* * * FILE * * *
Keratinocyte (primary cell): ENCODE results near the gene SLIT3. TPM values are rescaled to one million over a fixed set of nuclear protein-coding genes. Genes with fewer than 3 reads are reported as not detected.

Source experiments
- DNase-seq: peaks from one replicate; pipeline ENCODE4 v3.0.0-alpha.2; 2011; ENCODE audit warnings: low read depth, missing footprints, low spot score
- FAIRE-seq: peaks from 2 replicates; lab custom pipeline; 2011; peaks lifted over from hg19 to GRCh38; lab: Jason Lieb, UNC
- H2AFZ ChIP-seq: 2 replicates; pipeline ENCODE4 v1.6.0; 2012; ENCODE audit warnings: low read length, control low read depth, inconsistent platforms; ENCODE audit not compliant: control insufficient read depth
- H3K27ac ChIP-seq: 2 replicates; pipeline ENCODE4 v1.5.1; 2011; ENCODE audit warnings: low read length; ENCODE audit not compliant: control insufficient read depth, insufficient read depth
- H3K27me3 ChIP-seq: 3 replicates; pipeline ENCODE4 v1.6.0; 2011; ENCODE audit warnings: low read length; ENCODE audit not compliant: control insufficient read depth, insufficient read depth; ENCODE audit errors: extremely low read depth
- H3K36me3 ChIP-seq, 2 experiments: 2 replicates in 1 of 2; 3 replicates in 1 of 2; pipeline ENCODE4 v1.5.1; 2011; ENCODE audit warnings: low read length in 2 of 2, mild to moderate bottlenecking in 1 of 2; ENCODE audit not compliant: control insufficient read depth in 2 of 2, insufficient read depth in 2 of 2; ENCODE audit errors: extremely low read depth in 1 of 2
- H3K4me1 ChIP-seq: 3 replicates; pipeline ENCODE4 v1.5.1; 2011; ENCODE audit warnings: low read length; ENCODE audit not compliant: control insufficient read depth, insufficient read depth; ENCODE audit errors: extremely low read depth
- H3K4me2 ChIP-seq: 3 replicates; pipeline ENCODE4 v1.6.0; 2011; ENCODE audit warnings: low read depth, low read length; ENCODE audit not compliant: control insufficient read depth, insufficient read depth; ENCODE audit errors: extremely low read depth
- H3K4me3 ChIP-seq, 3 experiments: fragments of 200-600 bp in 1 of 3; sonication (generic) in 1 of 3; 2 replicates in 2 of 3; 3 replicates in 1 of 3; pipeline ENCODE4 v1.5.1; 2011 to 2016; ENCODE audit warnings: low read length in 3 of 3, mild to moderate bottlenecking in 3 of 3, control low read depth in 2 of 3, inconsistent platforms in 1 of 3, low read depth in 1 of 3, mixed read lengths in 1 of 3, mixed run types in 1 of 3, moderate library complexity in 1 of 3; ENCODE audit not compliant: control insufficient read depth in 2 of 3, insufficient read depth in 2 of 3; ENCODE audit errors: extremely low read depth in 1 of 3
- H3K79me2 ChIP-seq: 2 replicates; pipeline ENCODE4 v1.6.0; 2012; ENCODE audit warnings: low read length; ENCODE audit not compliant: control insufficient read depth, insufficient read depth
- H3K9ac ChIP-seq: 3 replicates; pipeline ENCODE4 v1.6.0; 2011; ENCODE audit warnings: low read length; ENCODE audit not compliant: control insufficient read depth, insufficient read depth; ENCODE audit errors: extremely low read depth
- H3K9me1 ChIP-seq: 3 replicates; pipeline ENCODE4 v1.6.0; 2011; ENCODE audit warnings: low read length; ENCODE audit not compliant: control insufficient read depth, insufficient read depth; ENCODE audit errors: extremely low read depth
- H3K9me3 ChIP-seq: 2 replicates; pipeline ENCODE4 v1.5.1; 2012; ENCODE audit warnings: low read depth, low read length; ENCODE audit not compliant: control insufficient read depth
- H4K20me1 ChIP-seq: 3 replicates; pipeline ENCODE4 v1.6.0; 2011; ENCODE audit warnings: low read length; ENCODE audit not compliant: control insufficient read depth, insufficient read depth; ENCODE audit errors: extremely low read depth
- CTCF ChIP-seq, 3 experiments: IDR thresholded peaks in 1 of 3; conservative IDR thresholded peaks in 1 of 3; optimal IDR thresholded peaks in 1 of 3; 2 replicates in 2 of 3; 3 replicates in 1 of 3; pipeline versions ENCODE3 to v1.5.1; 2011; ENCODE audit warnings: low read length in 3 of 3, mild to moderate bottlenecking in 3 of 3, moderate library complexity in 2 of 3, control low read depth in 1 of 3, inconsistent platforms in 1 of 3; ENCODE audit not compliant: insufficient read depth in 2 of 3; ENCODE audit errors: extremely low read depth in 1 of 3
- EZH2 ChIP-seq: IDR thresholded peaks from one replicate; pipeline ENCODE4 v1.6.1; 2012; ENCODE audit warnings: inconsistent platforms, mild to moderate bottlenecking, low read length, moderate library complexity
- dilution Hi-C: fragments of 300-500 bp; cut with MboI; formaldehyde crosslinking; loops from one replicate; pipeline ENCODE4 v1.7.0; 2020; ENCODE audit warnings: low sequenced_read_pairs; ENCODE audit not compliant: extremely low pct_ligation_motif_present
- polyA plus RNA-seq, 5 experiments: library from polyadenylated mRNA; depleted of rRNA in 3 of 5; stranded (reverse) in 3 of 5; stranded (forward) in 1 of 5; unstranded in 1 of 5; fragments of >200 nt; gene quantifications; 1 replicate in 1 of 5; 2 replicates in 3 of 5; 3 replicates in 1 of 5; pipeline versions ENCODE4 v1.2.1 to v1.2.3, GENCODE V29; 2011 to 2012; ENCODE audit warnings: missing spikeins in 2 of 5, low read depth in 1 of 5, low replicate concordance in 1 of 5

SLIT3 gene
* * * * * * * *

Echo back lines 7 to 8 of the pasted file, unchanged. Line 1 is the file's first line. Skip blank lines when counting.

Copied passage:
- H3K27me3 ChIP-seq: 3 replicates; pipeline ENCODE4 v1.6.0; 2011; ENCODE audit warnings: low read length; ENCODE audit not compliant: control insufficient read depth, insufficient read depth; ENCODE audit errors: extremely low read depth
- H3K36me3 ChIP-seq, 2 experiments: 2 replicates in 1 of 2; 3 replicates in 1 of 2; pipeline ENCODE4 v1.5.1; 2011; ENCODE audit warnings: low read length in 2 of 2, mild to moderate bottlenecking in 1 of 2; ENCODE audit not compliant: control insufficient read depth in 2 of 2, insufficient read depth in 2 of 2; ENCODE audit errors: extremely low read depth in 1 of 2